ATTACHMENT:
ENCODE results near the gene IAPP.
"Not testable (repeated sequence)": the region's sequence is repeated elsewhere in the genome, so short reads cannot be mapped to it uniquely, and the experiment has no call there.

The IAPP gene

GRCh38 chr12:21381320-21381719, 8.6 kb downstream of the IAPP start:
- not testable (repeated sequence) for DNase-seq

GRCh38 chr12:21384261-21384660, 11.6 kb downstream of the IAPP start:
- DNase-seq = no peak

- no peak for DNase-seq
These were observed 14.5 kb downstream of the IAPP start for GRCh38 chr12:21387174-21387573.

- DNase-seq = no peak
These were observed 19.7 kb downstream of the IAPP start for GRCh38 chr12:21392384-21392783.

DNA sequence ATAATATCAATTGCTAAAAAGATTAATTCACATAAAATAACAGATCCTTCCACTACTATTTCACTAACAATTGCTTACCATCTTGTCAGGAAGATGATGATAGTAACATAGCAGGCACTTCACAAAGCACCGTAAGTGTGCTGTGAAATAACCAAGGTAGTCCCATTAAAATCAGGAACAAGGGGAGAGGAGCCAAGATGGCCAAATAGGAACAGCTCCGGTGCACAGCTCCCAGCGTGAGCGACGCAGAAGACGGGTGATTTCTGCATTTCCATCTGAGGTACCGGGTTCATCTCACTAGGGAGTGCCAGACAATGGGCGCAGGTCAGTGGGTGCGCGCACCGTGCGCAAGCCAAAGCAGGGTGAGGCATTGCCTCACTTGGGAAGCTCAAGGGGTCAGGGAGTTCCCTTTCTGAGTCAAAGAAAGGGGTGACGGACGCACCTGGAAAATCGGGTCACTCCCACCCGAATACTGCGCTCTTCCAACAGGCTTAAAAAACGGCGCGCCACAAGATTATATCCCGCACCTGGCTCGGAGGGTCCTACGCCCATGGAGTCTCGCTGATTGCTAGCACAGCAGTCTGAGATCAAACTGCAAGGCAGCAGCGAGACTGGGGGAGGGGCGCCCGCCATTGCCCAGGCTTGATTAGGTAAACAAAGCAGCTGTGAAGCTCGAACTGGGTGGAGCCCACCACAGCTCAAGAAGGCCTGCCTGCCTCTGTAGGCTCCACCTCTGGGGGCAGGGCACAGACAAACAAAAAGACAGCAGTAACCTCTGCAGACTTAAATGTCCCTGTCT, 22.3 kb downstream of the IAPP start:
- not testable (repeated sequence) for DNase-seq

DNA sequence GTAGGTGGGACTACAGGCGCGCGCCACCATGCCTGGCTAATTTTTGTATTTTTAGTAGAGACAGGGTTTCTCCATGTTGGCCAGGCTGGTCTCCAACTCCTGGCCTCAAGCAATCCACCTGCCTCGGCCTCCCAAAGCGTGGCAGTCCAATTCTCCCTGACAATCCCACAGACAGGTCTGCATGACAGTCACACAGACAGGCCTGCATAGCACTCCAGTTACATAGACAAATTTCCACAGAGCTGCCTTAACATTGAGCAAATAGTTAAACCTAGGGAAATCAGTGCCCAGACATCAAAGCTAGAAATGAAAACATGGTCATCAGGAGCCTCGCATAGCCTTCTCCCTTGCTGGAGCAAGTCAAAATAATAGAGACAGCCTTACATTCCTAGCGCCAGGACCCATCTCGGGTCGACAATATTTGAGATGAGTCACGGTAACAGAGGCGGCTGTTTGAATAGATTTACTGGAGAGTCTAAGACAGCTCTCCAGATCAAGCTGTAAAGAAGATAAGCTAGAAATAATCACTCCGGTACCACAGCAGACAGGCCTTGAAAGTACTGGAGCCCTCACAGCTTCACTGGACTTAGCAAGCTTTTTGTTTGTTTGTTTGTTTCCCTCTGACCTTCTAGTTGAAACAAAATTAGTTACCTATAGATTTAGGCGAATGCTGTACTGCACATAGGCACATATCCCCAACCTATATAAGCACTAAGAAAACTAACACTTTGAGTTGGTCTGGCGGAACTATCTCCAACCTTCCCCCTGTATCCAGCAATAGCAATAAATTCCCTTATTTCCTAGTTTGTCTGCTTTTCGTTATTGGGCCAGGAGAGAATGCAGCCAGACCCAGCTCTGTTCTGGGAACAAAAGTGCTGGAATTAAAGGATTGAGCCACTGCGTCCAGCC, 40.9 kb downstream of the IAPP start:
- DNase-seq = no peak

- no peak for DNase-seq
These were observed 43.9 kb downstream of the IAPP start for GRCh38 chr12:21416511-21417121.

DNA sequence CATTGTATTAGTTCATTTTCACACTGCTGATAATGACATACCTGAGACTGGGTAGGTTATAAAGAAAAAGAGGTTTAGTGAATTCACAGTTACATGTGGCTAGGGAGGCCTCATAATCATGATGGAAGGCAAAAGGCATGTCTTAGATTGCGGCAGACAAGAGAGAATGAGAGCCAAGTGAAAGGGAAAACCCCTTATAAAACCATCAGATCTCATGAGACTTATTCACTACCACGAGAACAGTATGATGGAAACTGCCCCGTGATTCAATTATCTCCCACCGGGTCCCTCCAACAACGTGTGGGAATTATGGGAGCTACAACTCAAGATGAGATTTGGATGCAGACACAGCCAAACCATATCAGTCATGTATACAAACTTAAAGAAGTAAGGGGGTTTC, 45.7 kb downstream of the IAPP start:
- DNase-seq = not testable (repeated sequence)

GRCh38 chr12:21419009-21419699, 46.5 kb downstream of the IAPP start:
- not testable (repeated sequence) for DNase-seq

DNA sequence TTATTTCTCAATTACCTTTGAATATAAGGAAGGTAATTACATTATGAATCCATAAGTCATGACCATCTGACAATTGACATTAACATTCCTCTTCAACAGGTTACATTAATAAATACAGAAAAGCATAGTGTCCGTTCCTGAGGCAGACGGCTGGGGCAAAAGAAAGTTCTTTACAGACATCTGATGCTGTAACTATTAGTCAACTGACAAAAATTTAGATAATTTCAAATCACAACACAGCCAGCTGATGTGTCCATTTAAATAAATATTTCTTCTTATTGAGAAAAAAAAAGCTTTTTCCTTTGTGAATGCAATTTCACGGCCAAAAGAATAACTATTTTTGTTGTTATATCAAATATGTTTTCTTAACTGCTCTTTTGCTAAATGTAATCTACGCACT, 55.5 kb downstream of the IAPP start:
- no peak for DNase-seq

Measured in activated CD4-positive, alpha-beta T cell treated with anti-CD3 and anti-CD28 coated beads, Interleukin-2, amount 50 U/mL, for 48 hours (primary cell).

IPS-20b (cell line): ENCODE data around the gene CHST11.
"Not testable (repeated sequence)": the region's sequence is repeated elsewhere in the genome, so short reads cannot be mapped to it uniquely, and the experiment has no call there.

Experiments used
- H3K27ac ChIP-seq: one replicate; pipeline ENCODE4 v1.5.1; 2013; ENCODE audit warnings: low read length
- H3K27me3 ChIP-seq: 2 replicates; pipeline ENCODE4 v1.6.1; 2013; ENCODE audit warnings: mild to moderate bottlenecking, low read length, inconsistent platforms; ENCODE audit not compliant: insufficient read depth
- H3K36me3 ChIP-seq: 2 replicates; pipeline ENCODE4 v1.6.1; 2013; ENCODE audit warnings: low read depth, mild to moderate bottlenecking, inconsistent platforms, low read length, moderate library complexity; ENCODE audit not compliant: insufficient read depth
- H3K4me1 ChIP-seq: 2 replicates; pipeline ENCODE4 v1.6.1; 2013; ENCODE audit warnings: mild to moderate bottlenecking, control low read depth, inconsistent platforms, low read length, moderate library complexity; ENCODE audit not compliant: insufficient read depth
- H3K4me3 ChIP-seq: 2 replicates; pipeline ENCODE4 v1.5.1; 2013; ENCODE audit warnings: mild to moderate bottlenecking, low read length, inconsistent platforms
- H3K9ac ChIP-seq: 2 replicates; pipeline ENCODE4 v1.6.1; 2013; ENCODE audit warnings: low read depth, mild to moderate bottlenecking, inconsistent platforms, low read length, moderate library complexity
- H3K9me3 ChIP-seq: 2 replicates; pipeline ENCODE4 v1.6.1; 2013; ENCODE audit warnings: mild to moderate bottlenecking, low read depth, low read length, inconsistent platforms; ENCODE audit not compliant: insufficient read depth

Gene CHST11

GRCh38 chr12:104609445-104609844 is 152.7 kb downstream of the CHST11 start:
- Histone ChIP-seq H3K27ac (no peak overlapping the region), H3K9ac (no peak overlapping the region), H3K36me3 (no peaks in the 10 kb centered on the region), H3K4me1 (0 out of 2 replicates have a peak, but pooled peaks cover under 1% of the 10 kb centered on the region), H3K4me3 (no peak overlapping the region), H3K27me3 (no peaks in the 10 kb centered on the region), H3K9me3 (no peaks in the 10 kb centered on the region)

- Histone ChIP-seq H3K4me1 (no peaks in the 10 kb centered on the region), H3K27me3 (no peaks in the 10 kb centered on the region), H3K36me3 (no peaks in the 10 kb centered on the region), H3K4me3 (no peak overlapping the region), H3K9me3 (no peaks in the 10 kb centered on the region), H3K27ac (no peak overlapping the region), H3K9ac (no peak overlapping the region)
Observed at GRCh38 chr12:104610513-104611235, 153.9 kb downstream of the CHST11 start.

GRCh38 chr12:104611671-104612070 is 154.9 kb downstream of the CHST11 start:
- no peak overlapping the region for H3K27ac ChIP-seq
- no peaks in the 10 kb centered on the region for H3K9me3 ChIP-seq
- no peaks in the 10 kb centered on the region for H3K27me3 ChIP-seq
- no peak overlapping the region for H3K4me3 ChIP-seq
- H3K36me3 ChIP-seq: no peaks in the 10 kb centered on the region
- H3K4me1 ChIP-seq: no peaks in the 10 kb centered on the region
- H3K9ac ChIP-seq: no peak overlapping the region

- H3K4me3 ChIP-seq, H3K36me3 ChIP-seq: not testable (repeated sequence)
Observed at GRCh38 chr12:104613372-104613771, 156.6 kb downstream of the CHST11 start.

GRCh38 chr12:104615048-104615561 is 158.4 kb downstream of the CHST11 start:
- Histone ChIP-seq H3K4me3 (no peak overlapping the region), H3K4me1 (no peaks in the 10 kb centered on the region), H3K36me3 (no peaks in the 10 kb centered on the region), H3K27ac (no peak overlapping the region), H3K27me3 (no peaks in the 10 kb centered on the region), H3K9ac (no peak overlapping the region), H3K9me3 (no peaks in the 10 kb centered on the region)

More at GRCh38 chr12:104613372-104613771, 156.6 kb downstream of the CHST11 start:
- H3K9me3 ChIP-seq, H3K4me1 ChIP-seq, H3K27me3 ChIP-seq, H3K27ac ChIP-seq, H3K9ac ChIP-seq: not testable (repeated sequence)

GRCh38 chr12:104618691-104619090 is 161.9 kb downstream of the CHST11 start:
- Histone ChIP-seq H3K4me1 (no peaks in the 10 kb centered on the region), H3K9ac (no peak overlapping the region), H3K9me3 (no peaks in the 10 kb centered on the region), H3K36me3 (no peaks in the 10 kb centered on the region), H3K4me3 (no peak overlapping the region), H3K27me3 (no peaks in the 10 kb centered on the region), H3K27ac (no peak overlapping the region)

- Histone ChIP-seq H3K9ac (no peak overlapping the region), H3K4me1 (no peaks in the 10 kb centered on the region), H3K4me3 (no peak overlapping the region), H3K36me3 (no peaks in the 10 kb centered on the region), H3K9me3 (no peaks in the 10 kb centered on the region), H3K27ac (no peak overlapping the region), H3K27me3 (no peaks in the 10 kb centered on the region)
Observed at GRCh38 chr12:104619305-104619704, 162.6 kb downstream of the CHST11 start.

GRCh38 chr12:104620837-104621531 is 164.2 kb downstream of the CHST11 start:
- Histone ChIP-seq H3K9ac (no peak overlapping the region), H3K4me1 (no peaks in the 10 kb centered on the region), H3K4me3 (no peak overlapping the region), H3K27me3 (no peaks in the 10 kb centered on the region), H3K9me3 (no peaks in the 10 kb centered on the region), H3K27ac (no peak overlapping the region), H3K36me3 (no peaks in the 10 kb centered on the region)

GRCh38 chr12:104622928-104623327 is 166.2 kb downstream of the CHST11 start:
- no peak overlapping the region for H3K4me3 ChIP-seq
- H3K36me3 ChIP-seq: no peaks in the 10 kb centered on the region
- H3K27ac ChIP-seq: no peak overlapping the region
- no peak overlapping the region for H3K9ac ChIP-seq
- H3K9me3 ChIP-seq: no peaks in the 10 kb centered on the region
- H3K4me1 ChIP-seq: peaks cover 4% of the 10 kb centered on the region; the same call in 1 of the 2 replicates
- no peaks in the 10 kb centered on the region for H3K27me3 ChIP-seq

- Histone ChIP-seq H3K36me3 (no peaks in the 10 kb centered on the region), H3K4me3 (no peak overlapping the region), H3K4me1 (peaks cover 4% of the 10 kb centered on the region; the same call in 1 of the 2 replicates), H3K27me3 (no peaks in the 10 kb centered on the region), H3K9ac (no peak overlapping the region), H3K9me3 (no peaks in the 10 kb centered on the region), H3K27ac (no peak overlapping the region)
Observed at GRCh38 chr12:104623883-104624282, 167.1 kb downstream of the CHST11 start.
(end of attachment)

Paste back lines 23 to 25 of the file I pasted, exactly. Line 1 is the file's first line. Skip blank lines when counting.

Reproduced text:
- no peak for DNase-seq

Measured in activated CD4-positive, alpha-beta T cell treated with anti-CD3 and anti-CD28 coated beads, Interleukin-2, amount 50 U/mL, for 48 hours (primary cell).

IPS-20b (cell line): ENCODE data around the gene CHST11.